A referendum can be called by the Council directly or can be precipitated by a valid petition brought be an individual (or by powers held by the Secretary of State to require a specified council to hold a referendum on the Mayor and Cabinet system). 

A resolution may be laid at any point, by any councillor, and requires a simple majority to be passed. It only needs to set out the main features of a new governance system.

When the resolution is passed, the Council is required to publicise the forthcoming change – by making documents available at its offices for inspection and setting out plans for the change in a newspaper. There is no formal requirement to publish information online although the need to do this can probably be taken as a given.

There is a requirement for publicity rather than consultation, but councils will probably want to think about the need to ensure the final design of a new system reflects any public input.

Will any Cllrs  of any party who gets elected and who want’s a governance change, offer the people a meaningful consultation?

But how does it work in practice. Well change can only happen on one specific day in the municipal calendar. This is the day of the Council’s next Annual General Meeting (sometime in May of each year). Otherwise, the change happens in the course of the next AGM. This is the case whenever the resolution is laid. So here is an illustrative timescale, excluding the council moving to a directly-elected Mayor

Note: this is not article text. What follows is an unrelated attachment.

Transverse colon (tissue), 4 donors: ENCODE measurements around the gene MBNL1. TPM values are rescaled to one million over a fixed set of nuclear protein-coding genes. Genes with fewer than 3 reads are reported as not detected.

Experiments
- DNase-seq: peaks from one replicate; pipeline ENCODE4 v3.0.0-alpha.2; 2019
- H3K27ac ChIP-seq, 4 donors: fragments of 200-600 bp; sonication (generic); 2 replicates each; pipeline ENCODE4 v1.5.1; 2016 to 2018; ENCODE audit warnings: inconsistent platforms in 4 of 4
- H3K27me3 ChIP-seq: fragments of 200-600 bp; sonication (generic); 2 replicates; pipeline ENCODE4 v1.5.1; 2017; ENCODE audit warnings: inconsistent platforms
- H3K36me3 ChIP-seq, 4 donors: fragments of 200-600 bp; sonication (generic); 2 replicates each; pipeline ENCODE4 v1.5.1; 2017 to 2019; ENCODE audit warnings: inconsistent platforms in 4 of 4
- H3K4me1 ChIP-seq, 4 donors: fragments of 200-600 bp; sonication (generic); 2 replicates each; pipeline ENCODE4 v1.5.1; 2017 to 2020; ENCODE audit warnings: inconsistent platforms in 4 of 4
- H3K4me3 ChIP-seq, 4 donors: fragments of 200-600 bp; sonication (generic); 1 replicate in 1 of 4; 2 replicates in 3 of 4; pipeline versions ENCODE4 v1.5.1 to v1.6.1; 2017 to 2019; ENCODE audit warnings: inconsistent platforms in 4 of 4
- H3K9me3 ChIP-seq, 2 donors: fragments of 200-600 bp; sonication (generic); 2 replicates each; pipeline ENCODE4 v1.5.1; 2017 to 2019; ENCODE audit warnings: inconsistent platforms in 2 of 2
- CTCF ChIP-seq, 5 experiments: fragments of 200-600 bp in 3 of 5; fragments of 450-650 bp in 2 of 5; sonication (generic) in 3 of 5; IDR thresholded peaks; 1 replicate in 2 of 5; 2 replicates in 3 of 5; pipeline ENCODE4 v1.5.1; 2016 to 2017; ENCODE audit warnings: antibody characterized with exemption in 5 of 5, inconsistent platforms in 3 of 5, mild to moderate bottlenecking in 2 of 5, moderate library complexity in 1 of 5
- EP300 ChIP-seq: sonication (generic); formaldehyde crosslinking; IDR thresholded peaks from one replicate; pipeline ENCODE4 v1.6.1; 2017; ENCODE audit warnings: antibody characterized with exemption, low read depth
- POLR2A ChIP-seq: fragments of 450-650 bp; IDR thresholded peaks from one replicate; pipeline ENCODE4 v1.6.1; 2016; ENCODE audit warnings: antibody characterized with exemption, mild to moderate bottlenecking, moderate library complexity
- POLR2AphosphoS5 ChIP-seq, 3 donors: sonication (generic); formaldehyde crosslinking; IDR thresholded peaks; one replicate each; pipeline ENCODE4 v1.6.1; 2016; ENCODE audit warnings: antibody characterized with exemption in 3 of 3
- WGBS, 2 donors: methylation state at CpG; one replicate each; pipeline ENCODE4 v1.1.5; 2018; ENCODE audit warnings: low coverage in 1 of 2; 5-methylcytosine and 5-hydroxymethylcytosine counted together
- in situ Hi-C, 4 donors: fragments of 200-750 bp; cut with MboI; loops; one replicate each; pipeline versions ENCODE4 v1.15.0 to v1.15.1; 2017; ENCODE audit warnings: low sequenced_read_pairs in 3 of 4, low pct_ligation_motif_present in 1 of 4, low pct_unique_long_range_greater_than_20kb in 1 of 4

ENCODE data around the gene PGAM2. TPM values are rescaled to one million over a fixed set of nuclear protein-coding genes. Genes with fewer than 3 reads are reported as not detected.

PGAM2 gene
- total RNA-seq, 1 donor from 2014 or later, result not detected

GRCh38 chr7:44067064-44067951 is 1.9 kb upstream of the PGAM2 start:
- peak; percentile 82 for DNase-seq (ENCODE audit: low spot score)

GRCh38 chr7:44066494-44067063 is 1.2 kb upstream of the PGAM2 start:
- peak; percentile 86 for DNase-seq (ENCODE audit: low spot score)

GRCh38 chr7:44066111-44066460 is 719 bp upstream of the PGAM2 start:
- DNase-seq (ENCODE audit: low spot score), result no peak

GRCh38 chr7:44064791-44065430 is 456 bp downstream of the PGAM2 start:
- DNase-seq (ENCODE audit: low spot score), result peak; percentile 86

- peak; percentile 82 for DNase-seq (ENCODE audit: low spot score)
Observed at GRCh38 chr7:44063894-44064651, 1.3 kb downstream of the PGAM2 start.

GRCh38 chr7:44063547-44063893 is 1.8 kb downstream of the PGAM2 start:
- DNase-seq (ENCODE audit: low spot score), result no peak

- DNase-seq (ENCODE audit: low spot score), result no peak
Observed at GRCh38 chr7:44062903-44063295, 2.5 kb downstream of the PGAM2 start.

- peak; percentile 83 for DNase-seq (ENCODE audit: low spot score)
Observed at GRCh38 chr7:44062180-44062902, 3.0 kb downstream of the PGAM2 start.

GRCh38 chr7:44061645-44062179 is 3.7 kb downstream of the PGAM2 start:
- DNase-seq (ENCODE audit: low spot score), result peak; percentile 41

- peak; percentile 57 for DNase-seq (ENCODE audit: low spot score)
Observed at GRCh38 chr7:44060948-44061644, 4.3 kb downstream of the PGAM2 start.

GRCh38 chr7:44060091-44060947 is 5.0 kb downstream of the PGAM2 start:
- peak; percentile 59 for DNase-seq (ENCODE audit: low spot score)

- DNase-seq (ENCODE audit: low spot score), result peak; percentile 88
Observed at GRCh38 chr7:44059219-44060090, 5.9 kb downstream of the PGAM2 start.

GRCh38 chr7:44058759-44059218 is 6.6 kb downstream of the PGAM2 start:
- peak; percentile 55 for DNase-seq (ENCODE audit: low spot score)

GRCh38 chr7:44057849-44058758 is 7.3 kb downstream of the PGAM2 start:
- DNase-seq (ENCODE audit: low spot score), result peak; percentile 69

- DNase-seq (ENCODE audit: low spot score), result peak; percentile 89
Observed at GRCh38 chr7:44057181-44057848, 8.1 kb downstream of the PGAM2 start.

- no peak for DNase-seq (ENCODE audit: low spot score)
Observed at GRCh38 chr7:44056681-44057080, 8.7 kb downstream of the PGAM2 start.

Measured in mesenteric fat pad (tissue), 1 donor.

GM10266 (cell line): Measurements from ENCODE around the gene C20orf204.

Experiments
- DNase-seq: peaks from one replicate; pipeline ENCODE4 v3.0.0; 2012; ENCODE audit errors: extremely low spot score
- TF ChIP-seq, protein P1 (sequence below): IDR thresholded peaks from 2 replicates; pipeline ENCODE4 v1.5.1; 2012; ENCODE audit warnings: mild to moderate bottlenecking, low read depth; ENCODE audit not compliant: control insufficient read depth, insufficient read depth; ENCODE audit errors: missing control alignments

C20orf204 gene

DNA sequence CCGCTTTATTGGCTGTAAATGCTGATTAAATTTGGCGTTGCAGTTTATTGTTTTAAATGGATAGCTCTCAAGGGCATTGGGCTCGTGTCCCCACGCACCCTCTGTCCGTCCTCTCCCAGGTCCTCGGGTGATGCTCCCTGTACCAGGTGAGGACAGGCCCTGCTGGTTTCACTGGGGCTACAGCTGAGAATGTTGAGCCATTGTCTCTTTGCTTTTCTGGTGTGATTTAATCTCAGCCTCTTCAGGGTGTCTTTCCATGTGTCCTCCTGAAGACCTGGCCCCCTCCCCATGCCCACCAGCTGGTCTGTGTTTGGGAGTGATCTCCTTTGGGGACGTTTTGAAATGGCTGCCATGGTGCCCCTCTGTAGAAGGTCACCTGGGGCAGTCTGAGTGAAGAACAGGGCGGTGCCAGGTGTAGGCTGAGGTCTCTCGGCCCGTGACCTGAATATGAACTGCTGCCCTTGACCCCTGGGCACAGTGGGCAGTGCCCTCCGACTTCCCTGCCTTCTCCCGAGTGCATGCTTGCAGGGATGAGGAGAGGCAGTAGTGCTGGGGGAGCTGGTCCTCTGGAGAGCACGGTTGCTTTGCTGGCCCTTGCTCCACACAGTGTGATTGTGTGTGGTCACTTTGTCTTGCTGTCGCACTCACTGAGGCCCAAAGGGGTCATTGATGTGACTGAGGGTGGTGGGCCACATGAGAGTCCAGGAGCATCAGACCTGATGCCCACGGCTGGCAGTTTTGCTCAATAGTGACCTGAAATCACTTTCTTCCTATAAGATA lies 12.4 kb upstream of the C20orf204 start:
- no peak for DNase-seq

Having spoken to Cllrs who have experienced changing their system of governance, their advice was put the resolution for a change of governance at least six months prior to the Council’s AGM. This those Cllrs said, provides enough time for officers and Cllrs to work together on the detailed design of a new system.

A referendum may occur as a result of a Council resolution (no guarantee), or may be precipitated by a referendum brought by a petition. If a referendum is held, and the result is for a change in governance, a resolution must be passed by full Council within 28 days. This would mean that a referendum would result in a change in governance the following year. 

The wording used in a referendum question is set out in legislation. Councils have no discretion over what wording is used. And the wording is:

How would you like the District of Folkestone & Hythe to be run?

A) By a leader who is an elected councillor chosen by a vote of the other elected councillors of the party with an outright majority. This would be a change from how the council is run now.

B) By one or more committees made up of elected Councillors. This would be a change from how the council is run now.